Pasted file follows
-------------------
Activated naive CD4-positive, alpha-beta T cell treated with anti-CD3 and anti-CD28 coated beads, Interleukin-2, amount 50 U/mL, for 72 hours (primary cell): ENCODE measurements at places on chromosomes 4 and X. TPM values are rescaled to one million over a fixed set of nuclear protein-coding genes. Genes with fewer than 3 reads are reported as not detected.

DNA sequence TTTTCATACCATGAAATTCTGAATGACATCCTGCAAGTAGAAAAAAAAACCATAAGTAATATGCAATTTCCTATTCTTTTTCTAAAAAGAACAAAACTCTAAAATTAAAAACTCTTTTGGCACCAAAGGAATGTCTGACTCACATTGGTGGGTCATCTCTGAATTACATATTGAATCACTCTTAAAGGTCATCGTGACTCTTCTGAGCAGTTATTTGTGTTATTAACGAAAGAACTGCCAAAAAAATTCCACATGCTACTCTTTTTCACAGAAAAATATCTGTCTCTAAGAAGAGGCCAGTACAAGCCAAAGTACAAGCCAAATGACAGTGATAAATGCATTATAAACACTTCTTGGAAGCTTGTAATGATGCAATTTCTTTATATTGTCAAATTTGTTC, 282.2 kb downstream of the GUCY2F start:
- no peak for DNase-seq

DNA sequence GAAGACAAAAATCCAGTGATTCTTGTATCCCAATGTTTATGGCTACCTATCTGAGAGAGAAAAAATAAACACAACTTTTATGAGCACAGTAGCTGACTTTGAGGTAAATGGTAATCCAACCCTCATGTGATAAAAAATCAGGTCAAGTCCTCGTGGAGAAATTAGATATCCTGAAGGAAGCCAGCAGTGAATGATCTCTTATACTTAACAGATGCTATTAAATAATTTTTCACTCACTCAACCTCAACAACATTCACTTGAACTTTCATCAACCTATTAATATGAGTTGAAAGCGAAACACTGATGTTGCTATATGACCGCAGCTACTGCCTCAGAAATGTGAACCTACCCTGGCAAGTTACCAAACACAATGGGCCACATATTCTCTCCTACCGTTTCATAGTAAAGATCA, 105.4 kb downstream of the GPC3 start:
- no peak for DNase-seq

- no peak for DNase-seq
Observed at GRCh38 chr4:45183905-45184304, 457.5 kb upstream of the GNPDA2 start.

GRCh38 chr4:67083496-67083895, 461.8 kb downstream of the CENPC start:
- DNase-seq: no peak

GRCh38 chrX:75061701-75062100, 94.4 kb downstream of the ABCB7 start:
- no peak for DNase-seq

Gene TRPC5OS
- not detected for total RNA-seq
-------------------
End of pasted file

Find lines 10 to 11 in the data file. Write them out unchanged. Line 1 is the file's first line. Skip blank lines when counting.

GRCh38 chrX:75061701-75062100, 94.4 kb downstream of the ABCB7 start:
- no peak for DNase-seq